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  1. Past research has demonstrated a link between facial expressions and mind perception, yet why expressions, especially happy expressions, influence mind attribution remains unclear. Conducting four studies, we addressed this issue. In Study 1, we investigated whether the valence or behavioral intention (i.e., approach or avoidance) implied by different emotions affected the minds ascribed to expressers. Happy (positive valence and approach intention) targets were ascribed more sophisticated minds than were targets displaying neutral, angry (negative-approach), or fearful (negative-avoidance) expressions, suggesting emotional valence was relevant to mind attribution but apparent behavioral intentions were not. We replicated this effect using both Black and White targets (Study 2) and another face database (Study 3). In Study 4, we conducted path analyses to examine attractiveness and expectations of social acceptance as potential mediators of the effect. Our findings suggest that signals of social acceptance are crucial to the effect emotional expressions have on mind perception. 
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  2. Five experiments investigate the hypothesis that heavier weight individuals are denied mental agency (i.e., higher order cognitive and intentional capacities), but not experience (e.g., emotional and sensory capacities), relative to average weight individuals. Across studies, we find that as targets increase in weight, they are denied mental agency; however, target weight has no reliable influence on ascriptions of experience (Studies 1a–2b). Furthermore, the de-mentalization of heavier weight targets was associated with both disgust and beliefs about targets’ physical agency (Study 3). Finally, de-mentalization affected role assignments. Heavier weight targets were rated as helpful for roles requiring experiential but not mentally agentic faculties (Study 4). Heavier weight targets were also less likely than chance to be categorized into a career when it was described as requiring mental agency (versus experience; Study 5). These findings suggest novel insights into past work on weight stigma, wherein discrimination often occurs in domains requiring mental agency.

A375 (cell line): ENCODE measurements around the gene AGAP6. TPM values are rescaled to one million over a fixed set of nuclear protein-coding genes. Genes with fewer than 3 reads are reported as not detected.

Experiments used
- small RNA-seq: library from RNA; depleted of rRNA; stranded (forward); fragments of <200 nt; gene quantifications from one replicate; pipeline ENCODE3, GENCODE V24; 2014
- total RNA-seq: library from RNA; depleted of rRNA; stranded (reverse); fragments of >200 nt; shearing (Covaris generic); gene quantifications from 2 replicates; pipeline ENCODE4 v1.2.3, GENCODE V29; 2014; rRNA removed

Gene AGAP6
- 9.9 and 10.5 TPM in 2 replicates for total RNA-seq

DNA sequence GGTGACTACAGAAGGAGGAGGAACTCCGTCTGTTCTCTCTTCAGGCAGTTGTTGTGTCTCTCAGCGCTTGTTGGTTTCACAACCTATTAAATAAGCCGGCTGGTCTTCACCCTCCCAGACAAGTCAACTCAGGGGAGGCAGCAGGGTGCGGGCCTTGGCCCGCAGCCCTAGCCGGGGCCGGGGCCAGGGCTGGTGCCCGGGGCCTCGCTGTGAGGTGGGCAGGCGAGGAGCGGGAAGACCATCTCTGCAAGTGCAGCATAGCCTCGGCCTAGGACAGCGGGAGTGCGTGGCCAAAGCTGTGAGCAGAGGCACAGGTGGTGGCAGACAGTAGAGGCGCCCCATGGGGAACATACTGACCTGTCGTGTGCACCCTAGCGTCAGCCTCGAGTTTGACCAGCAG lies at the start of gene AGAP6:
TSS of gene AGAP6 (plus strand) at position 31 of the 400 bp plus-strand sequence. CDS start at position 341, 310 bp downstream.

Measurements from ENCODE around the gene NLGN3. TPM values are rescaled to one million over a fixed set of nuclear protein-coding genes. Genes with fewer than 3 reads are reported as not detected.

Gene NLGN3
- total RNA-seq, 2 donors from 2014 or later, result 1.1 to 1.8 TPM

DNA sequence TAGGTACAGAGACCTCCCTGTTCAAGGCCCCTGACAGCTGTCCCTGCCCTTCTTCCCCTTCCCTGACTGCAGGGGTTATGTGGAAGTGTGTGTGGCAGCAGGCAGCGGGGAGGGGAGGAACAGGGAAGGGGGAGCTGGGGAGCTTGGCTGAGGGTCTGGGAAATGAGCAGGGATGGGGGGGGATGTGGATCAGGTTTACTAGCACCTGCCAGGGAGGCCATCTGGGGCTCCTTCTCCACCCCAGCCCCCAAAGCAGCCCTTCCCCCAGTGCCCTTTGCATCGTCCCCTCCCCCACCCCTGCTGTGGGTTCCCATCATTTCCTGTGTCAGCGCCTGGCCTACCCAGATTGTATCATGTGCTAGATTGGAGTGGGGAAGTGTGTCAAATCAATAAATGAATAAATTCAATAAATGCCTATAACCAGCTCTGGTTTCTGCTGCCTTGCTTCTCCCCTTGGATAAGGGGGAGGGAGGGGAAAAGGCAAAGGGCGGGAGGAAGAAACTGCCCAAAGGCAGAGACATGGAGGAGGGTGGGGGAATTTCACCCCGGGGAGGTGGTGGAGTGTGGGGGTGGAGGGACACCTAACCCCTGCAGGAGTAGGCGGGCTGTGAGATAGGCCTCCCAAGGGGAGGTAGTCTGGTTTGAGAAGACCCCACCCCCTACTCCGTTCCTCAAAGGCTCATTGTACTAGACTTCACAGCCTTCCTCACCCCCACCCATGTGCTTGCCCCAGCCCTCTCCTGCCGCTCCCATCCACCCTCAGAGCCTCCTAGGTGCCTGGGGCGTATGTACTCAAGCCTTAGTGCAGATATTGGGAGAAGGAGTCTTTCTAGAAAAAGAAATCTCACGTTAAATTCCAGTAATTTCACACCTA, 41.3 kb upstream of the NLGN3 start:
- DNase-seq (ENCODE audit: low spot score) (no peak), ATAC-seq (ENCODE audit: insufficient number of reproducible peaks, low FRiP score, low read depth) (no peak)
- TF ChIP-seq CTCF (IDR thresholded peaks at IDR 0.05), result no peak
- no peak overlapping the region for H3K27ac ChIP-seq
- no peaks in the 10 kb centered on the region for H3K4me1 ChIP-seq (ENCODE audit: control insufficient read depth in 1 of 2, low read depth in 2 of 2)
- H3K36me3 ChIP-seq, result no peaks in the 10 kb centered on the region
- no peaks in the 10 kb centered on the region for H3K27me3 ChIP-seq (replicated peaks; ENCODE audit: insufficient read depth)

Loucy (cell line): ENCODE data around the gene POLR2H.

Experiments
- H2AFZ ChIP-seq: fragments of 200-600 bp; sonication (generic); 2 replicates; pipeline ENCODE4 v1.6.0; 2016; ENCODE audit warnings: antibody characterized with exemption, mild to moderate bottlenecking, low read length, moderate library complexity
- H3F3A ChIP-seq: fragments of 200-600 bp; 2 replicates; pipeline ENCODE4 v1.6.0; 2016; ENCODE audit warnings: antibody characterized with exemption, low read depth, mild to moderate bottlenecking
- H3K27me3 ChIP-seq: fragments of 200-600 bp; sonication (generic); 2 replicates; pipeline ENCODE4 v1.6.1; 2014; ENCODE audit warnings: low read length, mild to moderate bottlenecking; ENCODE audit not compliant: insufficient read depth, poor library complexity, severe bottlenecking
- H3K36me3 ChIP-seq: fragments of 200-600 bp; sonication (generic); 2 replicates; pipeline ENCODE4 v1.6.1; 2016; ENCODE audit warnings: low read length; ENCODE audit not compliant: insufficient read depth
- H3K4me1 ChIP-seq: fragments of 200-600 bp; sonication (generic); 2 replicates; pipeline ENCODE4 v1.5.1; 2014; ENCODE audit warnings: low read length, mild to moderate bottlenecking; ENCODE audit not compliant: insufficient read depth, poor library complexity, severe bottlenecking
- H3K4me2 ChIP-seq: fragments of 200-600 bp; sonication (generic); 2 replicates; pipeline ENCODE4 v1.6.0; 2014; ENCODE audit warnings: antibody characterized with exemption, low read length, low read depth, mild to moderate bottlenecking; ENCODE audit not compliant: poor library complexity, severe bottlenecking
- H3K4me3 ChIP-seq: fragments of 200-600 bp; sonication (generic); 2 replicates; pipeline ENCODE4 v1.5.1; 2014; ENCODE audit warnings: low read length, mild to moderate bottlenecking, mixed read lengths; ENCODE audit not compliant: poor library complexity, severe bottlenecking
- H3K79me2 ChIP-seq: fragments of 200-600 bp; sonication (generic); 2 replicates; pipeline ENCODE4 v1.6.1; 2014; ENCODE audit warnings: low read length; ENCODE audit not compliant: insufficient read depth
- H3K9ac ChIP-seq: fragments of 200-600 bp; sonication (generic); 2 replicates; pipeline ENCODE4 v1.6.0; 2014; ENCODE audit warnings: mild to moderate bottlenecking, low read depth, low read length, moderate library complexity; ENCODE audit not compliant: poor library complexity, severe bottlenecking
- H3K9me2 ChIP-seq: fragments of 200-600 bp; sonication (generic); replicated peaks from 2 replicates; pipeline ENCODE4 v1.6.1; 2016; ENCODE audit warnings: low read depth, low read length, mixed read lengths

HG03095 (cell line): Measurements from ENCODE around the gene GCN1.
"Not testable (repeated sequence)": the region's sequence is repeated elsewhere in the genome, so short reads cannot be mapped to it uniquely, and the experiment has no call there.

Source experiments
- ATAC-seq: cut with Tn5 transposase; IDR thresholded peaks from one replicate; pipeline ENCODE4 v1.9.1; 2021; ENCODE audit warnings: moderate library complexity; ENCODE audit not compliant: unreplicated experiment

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  3. null (Ed.)
    We tested the novel hypothesis that the dehumanization of prisoners varies as a function of how soon they will be released from prison. Seven studies indicate that people ascribe soon-to-be-released prisoners greater mental sophistication than those with more time to serve, all other things being equal. Studies 3 to 6 indicate that these effects are mediated by perceptions that imprisonment has served the functions of rehabilitation, retribution, and future deterrence. Finally, Study 7 demonstrates that beliefs about rehabilitation and deterrence may be the most important in accounting for these effects. These findings indicate that the amount of time left on a prison sentence influences mind ascription to the incarcerated, an effect that has implications for our understanding of prisoner dehumanization. 
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